Descartes Missing Doubts

May 19, 2011 — 1 Comment

490px-Frans_Hals_-_Portret_van_René_DescartesIf you’ve studied philosophy at any point (pop culture even counts on this one) then you are most likely familiar with Rene Descartes and his famous saying “I think, therefore I am.”

You may even know the Latin, cogito ergo sum. Bonus points for you, even more so if you know that Descartes’ modus operandi was systematic doubting. In trying to establish a firm foundation for knowledge, Descartes decided to doubt absolutely everything until he could rest on a sure proposition.

In his own words, Descartes wanted to, “accept nothing as true which I did not evidently know to be such” (Discourse on Method). The revelation of his own doubting was what he eventually landed on as a indisputable starting point for knowledge, hence his statement (literally): “I doubt, therefore I am.” In other words, Descartes hadn’t seen Inception so he felt comfortable trusting his own doubting as a certain state of affairs.

Descartes’ doubting was his own spinning top so to speak.

Now, what might be a surprise to you is that most philosophers today consider Descartes’ quest for a firm foundation in epistemology to be a failure. He did not return with the elixir that he had hoped he did. In reality, he opened what is known as an epistemic gap between thought and reality which the philosophers that followed him tried desperately to repair.

By the time Kant came along, he just conceded defeat and admitted there was no bridging this divide.

All of this could have been avoided (maybe) had Descartes been a little more systematic in his doubting. Here then is short list of items that Descartes failed to take into account. In other words, while Descartes tried to strip himself of any assumptions in developing his method, here’s what he forgot:

  • He assumed his own reasoning powers were in tact and functioning properly
  • He assumed that human beings in general had properly functioning reasoning abilities
  • He assumed a method for knowledge could proceed without reference to God
  • He assumed that the difficulties in the reliability of knowledge were merely intellectual
  • He assumed it was morally acceptable to search for a method self-reliantly
  • He assumed issues regarding knowledge were not moral or spiritual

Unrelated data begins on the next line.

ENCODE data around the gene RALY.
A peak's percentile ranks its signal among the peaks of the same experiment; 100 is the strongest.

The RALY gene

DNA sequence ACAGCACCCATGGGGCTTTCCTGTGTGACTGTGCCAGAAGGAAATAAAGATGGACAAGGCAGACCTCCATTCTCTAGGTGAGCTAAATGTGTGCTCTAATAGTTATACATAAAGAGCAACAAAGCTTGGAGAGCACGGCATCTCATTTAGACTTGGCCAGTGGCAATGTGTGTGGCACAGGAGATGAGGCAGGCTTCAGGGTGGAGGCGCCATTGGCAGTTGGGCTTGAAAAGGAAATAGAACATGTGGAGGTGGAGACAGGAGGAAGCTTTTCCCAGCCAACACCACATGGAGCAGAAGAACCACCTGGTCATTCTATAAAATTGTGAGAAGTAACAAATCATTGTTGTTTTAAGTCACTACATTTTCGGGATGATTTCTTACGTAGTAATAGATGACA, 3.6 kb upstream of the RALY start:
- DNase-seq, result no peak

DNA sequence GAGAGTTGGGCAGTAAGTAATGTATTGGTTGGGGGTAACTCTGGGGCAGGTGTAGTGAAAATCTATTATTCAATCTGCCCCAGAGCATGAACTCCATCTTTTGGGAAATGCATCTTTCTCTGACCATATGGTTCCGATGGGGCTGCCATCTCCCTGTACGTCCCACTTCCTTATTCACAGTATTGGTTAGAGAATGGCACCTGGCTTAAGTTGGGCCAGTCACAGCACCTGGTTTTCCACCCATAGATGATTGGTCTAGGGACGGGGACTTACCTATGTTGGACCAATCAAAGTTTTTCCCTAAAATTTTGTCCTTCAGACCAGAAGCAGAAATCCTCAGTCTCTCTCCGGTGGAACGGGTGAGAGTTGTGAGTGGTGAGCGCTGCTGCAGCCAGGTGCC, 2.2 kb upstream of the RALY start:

• He assumed the French language was adequate for making truth claims
  • He assumed his own usage of French was correct
  • He assumed the thoughts in his head corresponded to some kind of external reality
  • He assumed the doubting that he recognized was in fact his own and not someone else’s
  • He assumed that his own experiences were capable of being prescriptive for others
  • He assumed that his memory was reliable and that his private experiences actually happened in the past
  • He assumed a uniformity to the natural world that enabled future experiences continuity with the past

Now I could probably go on, but I think you get the point. Some of these are from an appendix in this book and others are from my own thinking in the past few years. The point is that Descartes really wasn’t systematic in his doubting. Rather than attempting to repair the breach, postmodern thinkers have actually just picked up Descartes’ mantle and taken it on down the road.

What I’ve noticed with some postmodern thinkers is that they are much more systematic than Descartes ever dreamed and so are really just taking his ideas to their logical conclusions. The other thing I noticed is that unless you submit to some kind of authority like God and His Word, there is really no escape from some of the conclusions that are drawn from this kind of systematic doubting.

That is probably another post in and of itself, but unless you’re willing to submit your reasoning to God and the foundations provided in Scripture,  better to be consistent and take Descartes all the way down the road to postmodernism. There are really only two legitimate ways to go.

Or as my philosophy professor was fond of saying, “Christ or Nietzsche, you pick.”


Posts Twitter Facebook

I'm an avid reader, musician, and high school Bible teacher living in central Florida. I have many paperback books and our house smells of rich glade air freshners. If you want to know more, then let's connect!

Trackbacks and Pingbacks:

  1. Think Theologically » Blog Archive » Book Review: Redeeming Sociology - June 9, 2011

    […] useful you can probably expect to show up in a post of their own a little while down the road (like this one for instance).  Poythress hopes that his books “contribute directly to transforming the […]

Want To Add Your Thoughts?